Leo Murray of the Department of Transport’s Air Accident Investigation Unit described it as an “unco-ordinated operation” and used a black binder to illustrate exactly how dramatically the aircraft banked first to the left, then to the right, with the tip of the right wing hitting the runway.
He said the loss of management of the power plant — the co-ordination of both the propeller and the engines simultaneously — was “the key to the loss of control” in the crash. Of the “split control” of the plane, he said: “It would not be standard operating procedure to do that.”
He said both Mr Lopez and Mr Cantle had experience as co-pilots but were relatively inexperienced in the type of circumstances they faced trying to land in dense fog in Cork Airport.
Mr Murray said Mr Cantle had been flying the aircraft for one hour 50 minutes by the time of the third approach at Cork. “From a workload point of view, he was quite saturated. This is his third approach. He is getting tired, he is getting fatigued.”
Flying just to the right of the centre line, it is understood Mr Cantle veered left to correct his flightline, only for the aircraft to then bank further to the left by 40 degrees. The plane then rolled to the right, with the wing hitting the runway.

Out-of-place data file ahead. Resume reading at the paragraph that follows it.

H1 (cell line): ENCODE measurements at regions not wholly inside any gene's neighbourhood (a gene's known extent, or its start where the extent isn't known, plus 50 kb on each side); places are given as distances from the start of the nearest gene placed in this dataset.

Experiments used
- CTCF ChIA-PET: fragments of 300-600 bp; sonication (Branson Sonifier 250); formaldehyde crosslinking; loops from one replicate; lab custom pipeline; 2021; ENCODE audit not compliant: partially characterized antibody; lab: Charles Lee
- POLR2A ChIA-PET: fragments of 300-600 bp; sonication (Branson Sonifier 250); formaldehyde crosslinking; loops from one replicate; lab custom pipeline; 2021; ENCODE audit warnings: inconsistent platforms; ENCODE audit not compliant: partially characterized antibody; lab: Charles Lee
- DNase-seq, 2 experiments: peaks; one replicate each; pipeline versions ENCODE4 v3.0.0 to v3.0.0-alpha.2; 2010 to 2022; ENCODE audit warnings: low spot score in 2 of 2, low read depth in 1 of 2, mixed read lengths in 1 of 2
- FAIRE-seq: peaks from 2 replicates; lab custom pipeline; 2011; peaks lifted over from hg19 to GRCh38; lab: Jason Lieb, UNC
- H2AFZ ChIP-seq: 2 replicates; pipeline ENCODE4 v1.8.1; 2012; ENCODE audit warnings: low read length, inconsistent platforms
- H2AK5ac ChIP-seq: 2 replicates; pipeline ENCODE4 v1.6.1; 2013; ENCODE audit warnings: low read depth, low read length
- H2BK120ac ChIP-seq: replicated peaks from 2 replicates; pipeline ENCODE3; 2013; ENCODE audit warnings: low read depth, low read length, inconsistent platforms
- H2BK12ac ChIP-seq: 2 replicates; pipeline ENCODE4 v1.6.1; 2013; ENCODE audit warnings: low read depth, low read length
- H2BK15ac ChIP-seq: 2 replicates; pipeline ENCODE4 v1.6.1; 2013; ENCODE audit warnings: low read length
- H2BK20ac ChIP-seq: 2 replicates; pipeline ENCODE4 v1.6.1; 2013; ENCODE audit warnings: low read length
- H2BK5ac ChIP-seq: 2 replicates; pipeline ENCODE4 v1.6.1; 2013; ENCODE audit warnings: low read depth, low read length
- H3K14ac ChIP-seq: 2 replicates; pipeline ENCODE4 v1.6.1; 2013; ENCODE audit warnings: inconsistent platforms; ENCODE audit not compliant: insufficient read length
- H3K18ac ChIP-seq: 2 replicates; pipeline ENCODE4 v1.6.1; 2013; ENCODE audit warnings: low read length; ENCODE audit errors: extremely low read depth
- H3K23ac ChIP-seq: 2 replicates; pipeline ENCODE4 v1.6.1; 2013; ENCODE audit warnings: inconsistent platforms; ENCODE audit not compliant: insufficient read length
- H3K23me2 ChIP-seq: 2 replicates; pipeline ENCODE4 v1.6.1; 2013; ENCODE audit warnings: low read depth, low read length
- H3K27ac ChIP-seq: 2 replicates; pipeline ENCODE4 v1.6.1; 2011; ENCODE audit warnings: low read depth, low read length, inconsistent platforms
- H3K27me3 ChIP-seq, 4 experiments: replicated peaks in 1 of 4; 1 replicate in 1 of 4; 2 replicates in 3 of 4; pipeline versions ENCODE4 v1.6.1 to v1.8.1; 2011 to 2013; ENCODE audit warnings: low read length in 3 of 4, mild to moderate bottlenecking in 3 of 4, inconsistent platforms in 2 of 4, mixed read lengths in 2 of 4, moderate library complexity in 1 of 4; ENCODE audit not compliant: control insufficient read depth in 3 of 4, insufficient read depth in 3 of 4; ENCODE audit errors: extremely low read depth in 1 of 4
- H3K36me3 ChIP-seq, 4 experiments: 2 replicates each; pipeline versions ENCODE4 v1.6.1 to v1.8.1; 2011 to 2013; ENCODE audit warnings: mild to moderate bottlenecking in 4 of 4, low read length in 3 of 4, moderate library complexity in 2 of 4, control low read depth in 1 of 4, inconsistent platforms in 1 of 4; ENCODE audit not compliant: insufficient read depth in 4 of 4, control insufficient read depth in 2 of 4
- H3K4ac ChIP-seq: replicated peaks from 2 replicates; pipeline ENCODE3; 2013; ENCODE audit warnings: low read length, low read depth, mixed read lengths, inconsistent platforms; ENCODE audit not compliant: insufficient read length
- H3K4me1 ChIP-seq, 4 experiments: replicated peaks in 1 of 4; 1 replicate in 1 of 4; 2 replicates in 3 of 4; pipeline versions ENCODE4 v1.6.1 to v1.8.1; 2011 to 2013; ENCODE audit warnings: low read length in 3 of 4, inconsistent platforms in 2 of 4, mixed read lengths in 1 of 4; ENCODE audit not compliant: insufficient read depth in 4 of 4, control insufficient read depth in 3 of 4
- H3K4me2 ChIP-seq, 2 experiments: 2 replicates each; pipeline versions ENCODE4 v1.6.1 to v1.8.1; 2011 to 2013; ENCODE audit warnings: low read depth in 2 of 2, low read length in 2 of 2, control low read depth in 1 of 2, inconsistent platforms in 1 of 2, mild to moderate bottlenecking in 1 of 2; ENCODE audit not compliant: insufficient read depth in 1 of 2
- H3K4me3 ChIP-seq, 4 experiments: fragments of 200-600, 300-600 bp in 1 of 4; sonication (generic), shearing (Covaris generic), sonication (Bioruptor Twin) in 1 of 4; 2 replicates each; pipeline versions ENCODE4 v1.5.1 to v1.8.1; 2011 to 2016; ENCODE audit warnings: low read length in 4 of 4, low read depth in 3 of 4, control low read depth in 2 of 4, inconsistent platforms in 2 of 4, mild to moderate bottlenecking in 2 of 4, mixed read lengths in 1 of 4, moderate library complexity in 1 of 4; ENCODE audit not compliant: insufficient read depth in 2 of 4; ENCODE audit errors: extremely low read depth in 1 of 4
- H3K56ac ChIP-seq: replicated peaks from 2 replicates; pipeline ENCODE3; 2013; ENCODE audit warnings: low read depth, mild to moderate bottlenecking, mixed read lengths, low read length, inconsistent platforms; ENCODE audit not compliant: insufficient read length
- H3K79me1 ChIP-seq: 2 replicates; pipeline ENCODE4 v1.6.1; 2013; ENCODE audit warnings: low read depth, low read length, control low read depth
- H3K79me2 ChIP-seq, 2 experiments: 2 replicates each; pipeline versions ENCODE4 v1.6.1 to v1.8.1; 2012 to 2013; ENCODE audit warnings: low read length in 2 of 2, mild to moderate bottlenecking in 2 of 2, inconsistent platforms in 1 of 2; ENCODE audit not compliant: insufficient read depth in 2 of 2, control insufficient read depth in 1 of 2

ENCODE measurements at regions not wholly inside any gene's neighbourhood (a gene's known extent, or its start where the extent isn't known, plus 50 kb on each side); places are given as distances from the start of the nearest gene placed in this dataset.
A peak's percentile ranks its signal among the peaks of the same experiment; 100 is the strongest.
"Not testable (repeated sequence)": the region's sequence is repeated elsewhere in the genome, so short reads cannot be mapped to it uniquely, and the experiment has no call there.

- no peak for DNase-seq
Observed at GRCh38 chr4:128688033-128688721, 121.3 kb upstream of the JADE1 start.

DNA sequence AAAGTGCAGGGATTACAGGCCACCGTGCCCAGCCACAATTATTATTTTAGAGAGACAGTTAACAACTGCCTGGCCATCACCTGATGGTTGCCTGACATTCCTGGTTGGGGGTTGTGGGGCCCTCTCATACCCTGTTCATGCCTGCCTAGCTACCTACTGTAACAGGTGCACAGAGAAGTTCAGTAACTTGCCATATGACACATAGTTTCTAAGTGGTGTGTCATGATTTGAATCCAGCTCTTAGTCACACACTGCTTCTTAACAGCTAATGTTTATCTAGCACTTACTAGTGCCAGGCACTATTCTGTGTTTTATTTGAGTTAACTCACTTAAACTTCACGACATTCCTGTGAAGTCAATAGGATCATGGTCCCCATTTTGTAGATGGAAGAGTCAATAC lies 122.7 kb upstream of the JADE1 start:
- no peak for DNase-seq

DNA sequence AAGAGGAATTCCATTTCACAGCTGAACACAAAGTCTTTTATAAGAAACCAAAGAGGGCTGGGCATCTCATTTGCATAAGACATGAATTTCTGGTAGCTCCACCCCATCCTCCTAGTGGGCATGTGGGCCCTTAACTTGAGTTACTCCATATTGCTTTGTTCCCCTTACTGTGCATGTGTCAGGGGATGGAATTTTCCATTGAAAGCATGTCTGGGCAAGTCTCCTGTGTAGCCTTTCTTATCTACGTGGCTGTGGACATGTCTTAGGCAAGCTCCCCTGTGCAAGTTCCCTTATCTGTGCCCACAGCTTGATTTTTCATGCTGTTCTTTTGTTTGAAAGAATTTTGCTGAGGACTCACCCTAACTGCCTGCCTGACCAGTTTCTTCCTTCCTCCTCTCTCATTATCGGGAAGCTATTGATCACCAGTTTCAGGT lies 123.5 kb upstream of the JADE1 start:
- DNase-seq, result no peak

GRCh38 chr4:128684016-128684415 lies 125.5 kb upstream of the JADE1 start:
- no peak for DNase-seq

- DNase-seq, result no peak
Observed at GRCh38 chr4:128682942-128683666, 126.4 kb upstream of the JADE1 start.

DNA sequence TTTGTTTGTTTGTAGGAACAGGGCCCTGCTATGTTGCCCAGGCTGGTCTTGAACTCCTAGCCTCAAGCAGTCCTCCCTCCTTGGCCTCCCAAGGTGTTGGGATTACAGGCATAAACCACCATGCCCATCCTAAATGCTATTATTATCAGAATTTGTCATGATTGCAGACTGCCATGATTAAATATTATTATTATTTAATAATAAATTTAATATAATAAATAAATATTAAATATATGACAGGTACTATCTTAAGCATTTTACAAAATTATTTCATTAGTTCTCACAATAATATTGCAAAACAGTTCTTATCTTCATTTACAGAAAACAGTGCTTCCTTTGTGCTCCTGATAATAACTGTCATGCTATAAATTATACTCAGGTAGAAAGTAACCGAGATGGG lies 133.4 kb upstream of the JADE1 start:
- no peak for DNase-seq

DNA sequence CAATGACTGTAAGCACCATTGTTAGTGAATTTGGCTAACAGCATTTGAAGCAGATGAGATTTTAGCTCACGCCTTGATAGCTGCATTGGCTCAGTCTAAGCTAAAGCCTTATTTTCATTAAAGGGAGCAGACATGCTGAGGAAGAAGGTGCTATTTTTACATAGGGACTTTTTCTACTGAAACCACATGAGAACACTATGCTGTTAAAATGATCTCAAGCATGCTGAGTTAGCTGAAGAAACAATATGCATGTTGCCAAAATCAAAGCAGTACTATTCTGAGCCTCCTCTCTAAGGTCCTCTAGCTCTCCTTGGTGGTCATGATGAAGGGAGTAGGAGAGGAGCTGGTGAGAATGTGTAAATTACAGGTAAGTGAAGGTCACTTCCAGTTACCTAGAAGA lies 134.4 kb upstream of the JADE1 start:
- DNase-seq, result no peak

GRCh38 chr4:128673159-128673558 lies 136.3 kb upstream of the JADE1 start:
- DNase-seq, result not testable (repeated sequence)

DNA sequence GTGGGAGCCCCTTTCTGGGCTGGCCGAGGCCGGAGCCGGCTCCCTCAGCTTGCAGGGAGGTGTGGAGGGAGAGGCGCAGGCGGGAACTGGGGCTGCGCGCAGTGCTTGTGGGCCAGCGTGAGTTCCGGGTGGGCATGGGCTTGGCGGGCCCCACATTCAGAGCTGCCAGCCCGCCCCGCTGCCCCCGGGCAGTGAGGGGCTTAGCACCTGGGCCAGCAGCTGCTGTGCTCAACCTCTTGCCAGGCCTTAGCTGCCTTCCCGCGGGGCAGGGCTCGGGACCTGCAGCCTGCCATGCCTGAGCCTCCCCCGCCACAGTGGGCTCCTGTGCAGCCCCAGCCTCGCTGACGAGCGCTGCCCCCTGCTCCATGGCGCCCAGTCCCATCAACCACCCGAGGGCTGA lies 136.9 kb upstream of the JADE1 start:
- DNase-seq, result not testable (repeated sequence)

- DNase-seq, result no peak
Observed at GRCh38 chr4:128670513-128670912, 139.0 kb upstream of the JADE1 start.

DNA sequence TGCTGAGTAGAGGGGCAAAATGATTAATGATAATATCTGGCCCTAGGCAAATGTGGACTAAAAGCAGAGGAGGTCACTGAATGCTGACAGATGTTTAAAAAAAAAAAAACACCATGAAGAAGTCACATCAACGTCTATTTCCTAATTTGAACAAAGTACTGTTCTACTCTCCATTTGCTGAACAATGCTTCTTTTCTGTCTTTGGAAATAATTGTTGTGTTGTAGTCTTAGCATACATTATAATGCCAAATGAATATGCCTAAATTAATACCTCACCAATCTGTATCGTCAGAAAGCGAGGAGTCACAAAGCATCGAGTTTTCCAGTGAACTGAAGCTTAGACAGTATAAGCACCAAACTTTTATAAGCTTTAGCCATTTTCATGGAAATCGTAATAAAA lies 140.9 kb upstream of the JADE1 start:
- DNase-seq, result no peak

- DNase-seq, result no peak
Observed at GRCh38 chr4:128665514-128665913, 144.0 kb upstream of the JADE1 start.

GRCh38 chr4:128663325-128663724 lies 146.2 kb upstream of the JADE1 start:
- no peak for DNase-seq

The court also heard on a standard category one approach to landing, as befits an aircraft like the Manx2, pilots needed a minimum of 300m of visibility of the runway to attempt a landing.
On the first landing attempt, the plane dipped to 101ft and then, on the second, went lower again at 91ft before pulling up. Flying so low to the ground, or going below the minimum decision height on approach, was “not justified in this case”, Mr Murray said.
He also said any decision on a fresh approach or heading for an alternative airport was solely at the discretion of the pilot. While an alternative landing at Kerry, where the weather was favourable, was “briefly considered”, the Manx2 went in for the third approach at Cork.
The court also heard details about a faulty sensor in engine two on the plane, which meant there was different thrusting capacity there versus that in engine one.
Mr Murray said flight records shows the aircraft had flown 106 hours with the defect. Other crews who had flown during that time had not indicated that it had been a problem.
“That on its own would not have caused the loss of control that was evident on the day.”
Mr Murray added he did not think the pilots on board the flight to Cork would have been aware of the problem.